Profits for Canadian banks have also been more reliant on capital markets activity – trading and investment banking operations – and in industry terms this is what’s called a “lumpy” source of profits. Capital markets profits are inconsistent on even a quarter-over-quarter basis and can double or dry up with little notice. Perhaps part of the short thesis is that this profits generator will fade, but on its own such a scenario doesn’t seem a big enough reason to short a bank.

One U.S. hedge fund manager I contacted who holds a short position on Canadian banks believes that transaction activity is about to decline significantly. They believe that corporate and household clients will repay loans early, thanks to low rates, and growth in new loans will be extremely slow. In this scenario, profits from the banks’ basic business of lending will fall.

We’ve covered the energy sector, capital markets and credit demand, which leaves the domestic housing markets. National Bank economist Warren Lovely wrote in a report released on Tuesday that real estate markets have been 'surprisingly sturdy' in recent years, but that 'cracks in the foundation are nonetheless visible,' notably in regions dependent on oil revenue. Vancouver housing sales, viewed as unstoppable until very recently, have cooled considerably as the Vancouver Sun reported that sales in the metro area have 'frozen solid.'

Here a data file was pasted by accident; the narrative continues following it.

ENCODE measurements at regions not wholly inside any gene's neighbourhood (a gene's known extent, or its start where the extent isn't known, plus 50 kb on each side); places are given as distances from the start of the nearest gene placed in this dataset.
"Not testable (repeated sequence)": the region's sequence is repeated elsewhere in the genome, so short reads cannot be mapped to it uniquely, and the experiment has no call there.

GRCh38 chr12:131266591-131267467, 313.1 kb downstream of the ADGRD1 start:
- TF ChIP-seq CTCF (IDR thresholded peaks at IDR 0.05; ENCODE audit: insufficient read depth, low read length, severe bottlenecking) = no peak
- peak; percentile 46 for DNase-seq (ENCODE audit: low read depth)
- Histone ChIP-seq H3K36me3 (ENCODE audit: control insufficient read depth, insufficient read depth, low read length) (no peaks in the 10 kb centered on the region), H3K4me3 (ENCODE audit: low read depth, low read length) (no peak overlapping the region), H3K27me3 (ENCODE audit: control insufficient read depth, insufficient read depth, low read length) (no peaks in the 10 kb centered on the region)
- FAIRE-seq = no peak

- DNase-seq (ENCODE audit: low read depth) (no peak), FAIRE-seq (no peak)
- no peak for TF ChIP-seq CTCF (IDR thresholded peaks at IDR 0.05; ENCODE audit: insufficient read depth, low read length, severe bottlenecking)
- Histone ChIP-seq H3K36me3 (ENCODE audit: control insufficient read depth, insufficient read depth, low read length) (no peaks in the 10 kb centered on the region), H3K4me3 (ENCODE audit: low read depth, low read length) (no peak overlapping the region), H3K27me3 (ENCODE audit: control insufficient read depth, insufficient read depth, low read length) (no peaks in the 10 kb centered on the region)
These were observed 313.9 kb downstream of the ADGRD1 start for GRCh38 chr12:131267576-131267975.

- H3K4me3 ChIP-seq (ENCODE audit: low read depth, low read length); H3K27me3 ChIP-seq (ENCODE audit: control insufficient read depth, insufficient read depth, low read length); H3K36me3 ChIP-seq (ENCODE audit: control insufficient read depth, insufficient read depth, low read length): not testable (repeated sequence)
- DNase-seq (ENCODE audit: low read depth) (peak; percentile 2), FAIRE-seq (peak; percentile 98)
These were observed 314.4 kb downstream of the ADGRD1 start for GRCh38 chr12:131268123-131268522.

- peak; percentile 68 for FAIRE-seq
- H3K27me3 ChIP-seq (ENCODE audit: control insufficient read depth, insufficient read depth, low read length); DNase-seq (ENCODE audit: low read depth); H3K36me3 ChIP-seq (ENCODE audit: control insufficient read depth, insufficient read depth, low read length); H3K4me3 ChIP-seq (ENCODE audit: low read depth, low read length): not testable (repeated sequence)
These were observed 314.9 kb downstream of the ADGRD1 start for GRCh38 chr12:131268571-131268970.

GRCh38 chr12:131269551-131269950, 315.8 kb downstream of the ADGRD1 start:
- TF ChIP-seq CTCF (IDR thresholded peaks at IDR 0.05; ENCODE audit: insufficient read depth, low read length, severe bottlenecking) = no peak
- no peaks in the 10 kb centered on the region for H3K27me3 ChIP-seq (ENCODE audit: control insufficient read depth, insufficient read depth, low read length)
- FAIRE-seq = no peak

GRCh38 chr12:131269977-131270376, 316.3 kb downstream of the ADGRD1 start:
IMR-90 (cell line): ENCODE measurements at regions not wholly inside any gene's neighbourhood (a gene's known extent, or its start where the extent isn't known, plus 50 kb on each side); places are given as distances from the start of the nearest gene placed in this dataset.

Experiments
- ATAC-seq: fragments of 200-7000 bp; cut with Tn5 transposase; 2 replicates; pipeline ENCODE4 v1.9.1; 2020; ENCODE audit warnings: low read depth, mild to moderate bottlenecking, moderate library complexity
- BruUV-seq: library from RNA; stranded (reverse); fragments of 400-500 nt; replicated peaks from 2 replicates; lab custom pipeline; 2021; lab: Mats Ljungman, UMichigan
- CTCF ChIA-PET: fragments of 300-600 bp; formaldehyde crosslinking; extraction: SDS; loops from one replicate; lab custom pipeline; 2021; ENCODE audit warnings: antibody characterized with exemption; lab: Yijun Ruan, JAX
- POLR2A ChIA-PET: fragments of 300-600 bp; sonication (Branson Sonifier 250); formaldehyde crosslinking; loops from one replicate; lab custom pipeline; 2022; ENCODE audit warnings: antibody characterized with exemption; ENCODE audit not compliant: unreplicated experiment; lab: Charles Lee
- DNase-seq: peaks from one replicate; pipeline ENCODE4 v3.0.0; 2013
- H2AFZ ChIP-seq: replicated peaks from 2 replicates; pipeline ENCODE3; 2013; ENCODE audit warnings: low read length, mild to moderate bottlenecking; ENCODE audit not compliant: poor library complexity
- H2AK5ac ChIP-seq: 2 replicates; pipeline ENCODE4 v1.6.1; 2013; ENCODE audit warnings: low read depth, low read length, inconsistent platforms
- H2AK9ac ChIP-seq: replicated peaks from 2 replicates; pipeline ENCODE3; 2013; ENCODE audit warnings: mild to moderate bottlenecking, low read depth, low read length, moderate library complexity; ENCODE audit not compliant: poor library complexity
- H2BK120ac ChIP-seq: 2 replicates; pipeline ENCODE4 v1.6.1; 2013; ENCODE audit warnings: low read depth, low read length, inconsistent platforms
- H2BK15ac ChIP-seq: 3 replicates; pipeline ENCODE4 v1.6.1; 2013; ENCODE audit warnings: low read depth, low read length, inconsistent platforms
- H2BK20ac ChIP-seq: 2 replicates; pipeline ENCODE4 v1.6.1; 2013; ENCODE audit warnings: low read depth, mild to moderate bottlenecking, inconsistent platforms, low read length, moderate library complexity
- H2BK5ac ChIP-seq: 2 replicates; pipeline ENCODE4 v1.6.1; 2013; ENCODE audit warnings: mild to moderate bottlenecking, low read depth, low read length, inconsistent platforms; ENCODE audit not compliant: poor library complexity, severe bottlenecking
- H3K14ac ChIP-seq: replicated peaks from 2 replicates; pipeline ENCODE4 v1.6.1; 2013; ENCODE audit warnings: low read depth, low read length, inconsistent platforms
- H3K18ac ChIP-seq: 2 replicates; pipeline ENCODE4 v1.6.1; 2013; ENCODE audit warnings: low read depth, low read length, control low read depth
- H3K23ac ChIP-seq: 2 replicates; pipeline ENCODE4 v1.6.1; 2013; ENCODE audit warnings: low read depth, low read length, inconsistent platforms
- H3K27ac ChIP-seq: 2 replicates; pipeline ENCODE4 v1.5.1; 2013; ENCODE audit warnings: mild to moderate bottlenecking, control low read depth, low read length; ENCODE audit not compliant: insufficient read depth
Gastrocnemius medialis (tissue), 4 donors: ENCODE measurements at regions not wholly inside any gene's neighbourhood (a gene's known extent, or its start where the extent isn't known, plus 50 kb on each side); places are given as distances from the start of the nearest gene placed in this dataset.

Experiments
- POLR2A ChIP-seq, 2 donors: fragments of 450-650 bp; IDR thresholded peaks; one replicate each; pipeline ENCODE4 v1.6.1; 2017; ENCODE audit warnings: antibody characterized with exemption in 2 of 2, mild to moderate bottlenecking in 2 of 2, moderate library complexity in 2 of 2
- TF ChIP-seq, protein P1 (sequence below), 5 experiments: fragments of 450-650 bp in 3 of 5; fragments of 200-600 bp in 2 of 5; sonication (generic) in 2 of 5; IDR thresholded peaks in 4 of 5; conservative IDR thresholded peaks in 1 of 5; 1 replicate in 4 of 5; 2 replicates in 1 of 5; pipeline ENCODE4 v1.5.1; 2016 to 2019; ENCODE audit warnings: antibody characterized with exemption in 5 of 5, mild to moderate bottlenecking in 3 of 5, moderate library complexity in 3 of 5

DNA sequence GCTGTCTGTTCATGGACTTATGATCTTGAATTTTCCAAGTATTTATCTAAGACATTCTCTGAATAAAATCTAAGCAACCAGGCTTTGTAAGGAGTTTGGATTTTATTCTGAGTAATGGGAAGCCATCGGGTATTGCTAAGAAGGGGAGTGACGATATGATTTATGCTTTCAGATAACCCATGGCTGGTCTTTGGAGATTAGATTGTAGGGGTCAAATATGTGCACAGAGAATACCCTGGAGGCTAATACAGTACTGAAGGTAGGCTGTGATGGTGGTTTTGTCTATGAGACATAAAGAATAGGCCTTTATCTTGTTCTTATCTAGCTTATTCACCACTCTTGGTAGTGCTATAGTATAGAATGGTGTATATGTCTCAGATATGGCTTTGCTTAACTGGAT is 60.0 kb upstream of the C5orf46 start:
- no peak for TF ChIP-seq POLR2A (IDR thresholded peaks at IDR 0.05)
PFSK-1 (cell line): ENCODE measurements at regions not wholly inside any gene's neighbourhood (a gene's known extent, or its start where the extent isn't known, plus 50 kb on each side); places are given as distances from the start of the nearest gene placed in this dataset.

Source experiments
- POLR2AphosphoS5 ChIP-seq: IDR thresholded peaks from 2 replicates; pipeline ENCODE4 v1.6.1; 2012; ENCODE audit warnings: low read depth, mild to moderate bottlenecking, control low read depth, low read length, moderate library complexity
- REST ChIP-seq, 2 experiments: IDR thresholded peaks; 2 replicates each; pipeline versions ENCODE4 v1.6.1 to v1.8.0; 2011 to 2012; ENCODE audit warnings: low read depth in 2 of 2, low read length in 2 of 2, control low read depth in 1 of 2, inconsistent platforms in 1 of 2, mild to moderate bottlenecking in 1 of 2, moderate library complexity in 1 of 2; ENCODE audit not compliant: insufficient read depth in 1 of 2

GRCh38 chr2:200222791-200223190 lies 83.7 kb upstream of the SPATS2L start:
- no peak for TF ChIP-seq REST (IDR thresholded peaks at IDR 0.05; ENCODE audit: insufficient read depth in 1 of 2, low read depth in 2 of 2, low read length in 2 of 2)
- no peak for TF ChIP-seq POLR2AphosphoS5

It has been fashionable for domestic pundits, including me, to write that foreign managers’ short positions on Canadian banks were a negligent mistake because they did not understand the Canadian Mortgage and Housing Corp.’s role in protecting major banks from losses on mortgage defaults.

But too much time has passed for that to be the case, at least in general. The U.S. hedge fund companies that hold the bulk of the short positions have analysts looking deeply into every trade and I refuse to believe they don’t understand the CMHC’s role at this point. In the majority of cases, they make too much money to be that dense.

I’ve written at least three bullish columns on Canadian banks in recent months and still lean that way. But it’s a bad idea for any investor to get so locked into a market view that they consider anyone betting the other way as stupid or uninformed. I won’t be as comfortably bullish on domestic bank stocks until I have a clearer idea what the hedge funds are thinking.

Monday, August 17, 2015

TD Bank Warns of Impact of Oil’s Fall on Canadian Economy

Financial Times, Ben McLannahan, 17 August 2015

Bharat Masrani, the chief executive of Toronto-Dominion Bank has warned of the chilling effects of lower oil prices on the Canadian economy, which could check the lender’s ambitions in the US, its most important growth market.

The Toronto-based bank, the country’s joint largest lender by assets alongside Royal Bank of Canada, has expanded more quickly in the US than any other big foreign bank since the crisis. But in an interview with the Financial Times, president and chief executive Bharat Masrani said the latest drop in the oil price could hurt consumption in certain parts of Canada that are highly reliant on energy exports — and by extension, affect the bank’s earnings power.

Mr Masrani said that while he does not worry about the bank’s direct lending to energy companies — which at about 1 per cent of total assets of C$1tn, is less than the peer-group average of about 2.5 per cent — he is concerned about the indirect exposures for a bank with dominant shares in retail markets across Canada. “If there is a knock-on effect on consumer confidence, then obviously that is something not to take lightly,” he said.